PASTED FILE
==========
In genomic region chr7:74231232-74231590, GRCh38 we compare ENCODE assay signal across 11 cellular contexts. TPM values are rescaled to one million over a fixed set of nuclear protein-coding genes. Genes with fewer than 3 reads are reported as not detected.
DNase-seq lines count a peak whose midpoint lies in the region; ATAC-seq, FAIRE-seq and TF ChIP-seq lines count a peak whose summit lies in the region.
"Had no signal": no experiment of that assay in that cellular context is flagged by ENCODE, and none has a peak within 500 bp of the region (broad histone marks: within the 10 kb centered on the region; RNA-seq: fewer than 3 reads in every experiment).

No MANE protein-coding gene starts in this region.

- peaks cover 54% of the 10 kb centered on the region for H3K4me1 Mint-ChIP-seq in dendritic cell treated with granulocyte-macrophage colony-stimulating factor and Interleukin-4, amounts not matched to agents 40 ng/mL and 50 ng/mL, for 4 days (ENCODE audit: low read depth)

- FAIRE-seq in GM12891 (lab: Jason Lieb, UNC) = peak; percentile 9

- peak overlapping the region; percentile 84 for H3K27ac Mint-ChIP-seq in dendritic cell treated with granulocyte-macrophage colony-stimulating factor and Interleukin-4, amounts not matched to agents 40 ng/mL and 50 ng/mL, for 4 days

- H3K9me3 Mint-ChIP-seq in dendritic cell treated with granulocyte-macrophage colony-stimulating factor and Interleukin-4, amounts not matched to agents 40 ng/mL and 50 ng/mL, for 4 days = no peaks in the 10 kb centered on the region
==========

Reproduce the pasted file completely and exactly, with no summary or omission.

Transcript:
In genomic region chr7:74231232-74231590, GRCh38 we compare ENCODE assay signal across 11 cellular contexts. TPM values are rescaled to one million over a fixed set of nuclear protein-coding genes. Genes with fewer than 3 reads are reported as not detected.
DNase-seq lines count a peak whose midpoint lies in the region; ATAC-seq, FAIRE-seq and TF ChIP-seq lines count a peak whose summit lies in the region.
"Had no signal": no experiment of that assay in that cellular context is flagged by ENCODE, and none has a peak within 500 bp of the region (broad histone marks: within the 10 kb centered on the region; RNA-seq: fewer than 3 reads in every experiment).

No MANE protein-coding gene starts in this region.

- peaks cover 54% of the 10 kb centered on the region for H3K4me1 Mint-ChIP-seq in dendritic cell treated with granulocyte-macrophage colony-stimulating factor and Interleukin-4, amounts not matched to agents 40 ng/mL and 50 ng/mL, for 4 days (ENCODE audit: low read depth)

- FAIRE-seq in GM12891 (lab: Jason Lieb, UNC) = peak; percentile 9

- peak overlapping the region; percentile 84 for H3K27ac Mint-ChIP-seq in dendritic cell treated with granulocyte-macrophage colony-stimulating factor and Interleukin-4, amounts not matched to agents 40 ng/mL and 50 ng/mL, for 4 days

- H3K9me3 Mint-ChIP-seq in dendritic cell treated with granulocyte-macrophage colony-stimulating factor and Interleukin-4, amounts not matched to agents 40 ng/mL and 50 ng/mL, for 4 days = no peaks in the 10 kb centered on the region